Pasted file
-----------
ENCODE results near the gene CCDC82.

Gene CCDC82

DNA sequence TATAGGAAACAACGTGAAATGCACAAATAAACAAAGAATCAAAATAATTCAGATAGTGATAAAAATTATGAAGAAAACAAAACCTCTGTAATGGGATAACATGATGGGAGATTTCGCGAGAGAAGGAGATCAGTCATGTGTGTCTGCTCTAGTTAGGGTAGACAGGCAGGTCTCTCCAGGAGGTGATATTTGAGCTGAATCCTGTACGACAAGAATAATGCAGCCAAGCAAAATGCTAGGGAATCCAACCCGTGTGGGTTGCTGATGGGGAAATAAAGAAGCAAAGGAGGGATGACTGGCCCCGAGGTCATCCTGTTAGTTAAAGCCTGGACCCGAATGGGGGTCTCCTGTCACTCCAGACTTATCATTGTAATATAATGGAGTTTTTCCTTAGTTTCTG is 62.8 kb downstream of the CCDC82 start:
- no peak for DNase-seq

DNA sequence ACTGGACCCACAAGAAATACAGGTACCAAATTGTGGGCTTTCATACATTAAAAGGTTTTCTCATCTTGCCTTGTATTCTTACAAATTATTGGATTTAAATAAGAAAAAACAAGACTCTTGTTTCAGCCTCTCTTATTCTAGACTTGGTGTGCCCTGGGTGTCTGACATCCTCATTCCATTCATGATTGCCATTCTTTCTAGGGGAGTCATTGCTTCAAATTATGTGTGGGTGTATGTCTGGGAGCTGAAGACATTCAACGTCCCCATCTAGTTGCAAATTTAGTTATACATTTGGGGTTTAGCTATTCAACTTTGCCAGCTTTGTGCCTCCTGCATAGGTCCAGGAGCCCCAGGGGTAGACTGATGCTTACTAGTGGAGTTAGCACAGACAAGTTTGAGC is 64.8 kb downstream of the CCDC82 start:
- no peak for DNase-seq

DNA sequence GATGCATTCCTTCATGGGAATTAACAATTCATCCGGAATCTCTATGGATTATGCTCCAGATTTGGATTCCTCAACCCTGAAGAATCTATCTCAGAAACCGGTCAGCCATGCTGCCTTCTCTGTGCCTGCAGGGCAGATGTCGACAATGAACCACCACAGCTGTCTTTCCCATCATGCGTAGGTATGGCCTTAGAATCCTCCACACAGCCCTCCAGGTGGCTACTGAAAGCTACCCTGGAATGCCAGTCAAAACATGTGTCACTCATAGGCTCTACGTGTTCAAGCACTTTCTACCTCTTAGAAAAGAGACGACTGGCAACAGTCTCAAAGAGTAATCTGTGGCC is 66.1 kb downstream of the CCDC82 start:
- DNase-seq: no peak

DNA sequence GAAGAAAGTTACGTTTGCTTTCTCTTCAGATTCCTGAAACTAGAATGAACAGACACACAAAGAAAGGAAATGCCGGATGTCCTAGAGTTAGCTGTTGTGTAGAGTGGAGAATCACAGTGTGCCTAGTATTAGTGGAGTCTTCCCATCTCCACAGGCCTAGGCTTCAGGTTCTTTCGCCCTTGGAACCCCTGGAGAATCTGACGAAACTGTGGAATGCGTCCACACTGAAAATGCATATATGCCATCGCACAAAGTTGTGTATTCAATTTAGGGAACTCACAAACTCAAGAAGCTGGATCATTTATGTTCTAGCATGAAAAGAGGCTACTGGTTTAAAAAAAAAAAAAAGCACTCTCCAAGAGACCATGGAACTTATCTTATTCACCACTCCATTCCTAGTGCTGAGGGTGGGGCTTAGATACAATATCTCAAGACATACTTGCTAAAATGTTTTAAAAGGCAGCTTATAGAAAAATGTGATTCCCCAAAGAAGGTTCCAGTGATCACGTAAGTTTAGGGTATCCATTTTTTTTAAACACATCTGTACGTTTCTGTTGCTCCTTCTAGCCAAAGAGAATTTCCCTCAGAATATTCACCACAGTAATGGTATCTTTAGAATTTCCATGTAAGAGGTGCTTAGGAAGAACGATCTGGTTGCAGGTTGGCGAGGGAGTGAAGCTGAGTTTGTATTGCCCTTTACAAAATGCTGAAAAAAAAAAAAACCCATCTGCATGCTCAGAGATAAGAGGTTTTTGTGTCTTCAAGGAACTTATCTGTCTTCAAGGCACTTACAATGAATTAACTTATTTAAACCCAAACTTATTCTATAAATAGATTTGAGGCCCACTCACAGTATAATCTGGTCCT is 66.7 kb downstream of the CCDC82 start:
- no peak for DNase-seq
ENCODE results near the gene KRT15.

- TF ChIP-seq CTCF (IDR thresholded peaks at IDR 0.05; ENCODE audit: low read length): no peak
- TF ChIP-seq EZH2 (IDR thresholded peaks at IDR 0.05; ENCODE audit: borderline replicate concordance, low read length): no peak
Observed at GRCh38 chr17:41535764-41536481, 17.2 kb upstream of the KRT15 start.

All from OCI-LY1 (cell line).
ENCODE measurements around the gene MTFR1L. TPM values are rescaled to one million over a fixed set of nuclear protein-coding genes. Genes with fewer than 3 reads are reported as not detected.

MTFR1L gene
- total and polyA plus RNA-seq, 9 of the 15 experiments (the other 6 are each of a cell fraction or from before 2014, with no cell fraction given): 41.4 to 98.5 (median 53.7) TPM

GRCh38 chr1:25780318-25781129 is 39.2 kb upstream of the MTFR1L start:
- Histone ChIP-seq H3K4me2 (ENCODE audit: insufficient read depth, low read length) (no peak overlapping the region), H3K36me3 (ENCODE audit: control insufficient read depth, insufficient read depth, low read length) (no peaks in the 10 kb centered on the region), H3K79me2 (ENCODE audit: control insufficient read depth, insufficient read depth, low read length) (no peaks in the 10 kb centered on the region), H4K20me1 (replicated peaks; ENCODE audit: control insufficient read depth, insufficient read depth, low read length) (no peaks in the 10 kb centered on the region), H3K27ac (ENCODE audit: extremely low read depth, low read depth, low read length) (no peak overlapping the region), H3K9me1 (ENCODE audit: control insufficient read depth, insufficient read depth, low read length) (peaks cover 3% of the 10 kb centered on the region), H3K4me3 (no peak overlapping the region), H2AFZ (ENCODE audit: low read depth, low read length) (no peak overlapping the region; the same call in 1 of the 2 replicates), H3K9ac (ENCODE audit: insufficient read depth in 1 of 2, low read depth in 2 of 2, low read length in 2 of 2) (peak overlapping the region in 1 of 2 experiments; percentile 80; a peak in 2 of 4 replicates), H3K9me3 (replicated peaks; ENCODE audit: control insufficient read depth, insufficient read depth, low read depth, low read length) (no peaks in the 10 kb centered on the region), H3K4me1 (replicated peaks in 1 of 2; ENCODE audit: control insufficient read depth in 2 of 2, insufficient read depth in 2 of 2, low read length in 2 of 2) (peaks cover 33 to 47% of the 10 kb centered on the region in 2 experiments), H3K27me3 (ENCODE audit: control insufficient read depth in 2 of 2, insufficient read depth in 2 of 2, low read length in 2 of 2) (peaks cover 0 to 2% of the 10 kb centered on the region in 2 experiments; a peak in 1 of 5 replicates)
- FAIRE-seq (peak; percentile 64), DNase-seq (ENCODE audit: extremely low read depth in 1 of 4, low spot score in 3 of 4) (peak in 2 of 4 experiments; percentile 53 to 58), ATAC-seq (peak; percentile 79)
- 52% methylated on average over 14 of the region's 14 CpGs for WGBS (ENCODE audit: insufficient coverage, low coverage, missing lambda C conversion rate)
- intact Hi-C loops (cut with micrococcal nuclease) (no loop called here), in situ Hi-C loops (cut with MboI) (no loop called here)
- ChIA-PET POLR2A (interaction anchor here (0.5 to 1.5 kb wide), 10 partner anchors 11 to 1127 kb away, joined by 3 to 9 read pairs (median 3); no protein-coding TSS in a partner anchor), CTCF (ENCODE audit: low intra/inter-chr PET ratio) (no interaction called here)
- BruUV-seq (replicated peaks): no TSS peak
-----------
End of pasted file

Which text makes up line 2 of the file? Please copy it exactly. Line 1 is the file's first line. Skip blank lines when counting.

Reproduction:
Gene CCDC82